By DINA ARÉVALO
Port Isabel-South Padre Press
The Texas Commission on Environmental Quality (TCEQ) hosted a public hearing regarding an air quality permit application from Rio Grande LNG, which is one of three liquefied natural gas (LNG) companies seeking to build LNG export terminals at the Port of Brownsville.
Over 150 people attended the meeting, which was held last Thursday, March 8 at the Brownsville Events Center, a fact which displeased several Laguna Madre area leaders. Too, many of the residents who spoke during the informal and formal comment periods of the meeting voiced their opposition to the air quality permit and the LNG facilities in general.
The meeting was divided into three distinct sections — an introduction period, an informal question and comment period, and a formal comment period, explained Michael Cheek, who moderated the discussions throughout the evening.
TCEQ officials and a representative from Rio Grande LNG sat at two tables placed at the front of the room. Residents and other attendees of the meeting sat in an array of chairs divided by a single aisle up the middle. At the front of the aisle stood a microphone where residents could deliver their comments.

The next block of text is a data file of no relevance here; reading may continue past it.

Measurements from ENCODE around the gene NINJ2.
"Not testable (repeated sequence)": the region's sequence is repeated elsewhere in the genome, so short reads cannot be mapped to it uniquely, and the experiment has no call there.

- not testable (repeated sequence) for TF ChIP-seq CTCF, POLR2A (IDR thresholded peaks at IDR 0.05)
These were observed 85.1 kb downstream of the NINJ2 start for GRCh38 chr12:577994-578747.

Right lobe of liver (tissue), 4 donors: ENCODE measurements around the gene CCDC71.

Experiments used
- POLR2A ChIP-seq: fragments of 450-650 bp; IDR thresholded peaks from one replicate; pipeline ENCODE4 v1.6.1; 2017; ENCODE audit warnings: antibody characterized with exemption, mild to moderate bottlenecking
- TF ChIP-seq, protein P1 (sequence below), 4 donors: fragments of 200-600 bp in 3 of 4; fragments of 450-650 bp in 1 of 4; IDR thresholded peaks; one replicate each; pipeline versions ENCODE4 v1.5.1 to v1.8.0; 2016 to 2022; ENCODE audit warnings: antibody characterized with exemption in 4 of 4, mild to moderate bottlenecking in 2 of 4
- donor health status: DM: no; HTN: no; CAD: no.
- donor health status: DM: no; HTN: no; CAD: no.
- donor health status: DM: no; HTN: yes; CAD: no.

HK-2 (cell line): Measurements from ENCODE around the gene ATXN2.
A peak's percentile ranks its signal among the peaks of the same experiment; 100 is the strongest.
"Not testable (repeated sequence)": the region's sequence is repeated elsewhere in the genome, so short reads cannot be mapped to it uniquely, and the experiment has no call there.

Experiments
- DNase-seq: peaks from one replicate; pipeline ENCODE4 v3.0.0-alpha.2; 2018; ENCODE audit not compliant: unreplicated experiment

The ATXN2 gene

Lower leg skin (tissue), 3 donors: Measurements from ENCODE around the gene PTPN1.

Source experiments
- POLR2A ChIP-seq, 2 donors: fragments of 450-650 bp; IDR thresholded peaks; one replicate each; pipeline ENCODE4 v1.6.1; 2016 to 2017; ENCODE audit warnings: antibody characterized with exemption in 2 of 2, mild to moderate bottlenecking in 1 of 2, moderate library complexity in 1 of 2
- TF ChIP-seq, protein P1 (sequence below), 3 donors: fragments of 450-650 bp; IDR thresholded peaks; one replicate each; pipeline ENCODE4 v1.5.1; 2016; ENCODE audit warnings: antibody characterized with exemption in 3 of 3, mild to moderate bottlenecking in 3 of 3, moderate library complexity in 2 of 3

TCEQ would not record or formally respond to questions or comments made during the informal part of the meeting. Comments and questions made during the formal part of the hearing would be recorded and receive written response, Cheek said. TCEQ will continue to accept comments and questions until March 26, officials said.
Cheek began the hearing by announcing that the regulatory agency had determined Rio Grande LNG’s application meets requirements thus far. “We have preliminarily determined that it meets all the air requirements to be granted permitting to begin construction,” Cheek said.
Cheek then launched into a brief explanation of the various state and federal guidelines TCEQ uses to evaluate an air quality permit.
Komi Hassan, Rio Grande LNG’s director of regulator affairs then gave a brief overview of the company and its air permit application before Cheek opened the floor to the public. Cheek said he would entertain informal comments at two minutes per person until approximately 8:15, giving the public an hour to say their piece.
But as the first of dozens of concerned residents stood before the microphone, some became overcome with emotion, ultimately yelling and expressing their anger at the proposed LNG facilities.
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